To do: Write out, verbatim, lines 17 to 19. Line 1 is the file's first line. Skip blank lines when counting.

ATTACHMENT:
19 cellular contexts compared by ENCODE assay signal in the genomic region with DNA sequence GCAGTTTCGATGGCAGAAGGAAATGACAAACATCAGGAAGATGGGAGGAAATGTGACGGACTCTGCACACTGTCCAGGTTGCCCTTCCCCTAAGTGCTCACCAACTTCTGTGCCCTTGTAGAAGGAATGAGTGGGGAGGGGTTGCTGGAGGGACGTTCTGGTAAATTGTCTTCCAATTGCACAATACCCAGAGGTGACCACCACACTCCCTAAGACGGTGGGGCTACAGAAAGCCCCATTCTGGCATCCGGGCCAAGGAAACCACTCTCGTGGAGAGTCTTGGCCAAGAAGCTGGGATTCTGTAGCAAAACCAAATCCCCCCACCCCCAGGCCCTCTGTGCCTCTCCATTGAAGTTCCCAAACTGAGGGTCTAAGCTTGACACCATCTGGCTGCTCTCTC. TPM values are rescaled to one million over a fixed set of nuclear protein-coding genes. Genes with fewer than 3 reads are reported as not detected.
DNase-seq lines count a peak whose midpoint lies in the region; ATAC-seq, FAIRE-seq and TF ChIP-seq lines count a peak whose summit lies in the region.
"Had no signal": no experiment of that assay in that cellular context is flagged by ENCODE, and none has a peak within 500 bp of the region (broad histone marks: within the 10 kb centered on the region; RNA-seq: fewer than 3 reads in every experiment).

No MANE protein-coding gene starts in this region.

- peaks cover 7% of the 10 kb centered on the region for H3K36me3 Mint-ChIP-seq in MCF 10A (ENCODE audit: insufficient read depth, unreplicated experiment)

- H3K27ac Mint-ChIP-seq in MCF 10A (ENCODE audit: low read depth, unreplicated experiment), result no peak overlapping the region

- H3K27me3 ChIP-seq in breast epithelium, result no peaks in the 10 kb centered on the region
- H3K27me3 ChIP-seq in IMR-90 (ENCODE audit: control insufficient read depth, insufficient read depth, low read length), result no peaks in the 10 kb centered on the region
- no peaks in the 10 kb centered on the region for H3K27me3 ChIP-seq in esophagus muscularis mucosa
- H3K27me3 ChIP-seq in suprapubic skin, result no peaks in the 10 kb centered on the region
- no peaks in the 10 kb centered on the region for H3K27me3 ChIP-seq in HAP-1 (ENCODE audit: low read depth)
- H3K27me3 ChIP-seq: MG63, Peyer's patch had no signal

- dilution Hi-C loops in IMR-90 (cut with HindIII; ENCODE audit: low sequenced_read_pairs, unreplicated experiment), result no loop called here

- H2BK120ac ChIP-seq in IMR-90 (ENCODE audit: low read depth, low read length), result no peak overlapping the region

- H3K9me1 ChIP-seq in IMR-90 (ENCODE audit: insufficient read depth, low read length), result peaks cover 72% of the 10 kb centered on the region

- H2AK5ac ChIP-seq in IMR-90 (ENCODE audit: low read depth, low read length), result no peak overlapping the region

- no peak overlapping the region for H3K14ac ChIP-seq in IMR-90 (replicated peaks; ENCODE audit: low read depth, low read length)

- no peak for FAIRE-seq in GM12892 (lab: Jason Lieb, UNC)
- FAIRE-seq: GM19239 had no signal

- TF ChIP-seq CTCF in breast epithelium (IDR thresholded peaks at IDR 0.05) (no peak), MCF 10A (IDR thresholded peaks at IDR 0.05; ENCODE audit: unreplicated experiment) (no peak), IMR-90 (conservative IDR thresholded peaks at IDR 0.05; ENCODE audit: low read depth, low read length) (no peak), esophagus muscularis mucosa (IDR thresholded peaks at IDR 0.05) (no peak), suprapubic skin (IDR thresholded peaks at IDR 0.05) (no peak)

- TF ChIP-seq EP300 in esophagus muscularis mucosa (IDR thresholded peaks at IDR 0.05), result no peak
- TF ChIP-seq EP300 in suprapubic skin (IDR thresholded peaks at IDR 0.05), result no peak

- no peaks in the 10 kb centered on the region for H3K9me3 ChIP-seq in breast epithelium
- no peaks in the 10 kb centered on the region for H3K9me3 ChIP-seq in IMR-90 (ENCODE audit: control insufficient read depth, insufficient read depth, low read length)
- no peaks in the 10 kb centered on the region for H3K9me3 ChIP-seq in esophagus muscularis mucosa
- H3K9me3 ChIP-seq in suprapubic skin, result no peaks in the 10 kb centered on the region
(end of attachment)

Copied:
- no peak overlapping the region for H3K14ac ChIP-seq in IMR-90 (replicated peaks; ENCODE audit: low read depth, low read length)

- no peak for FAIRE-seq in GM12892 (lab: Jason Lieb, UNC)
- FAIRE-seq: GM19239 had no signal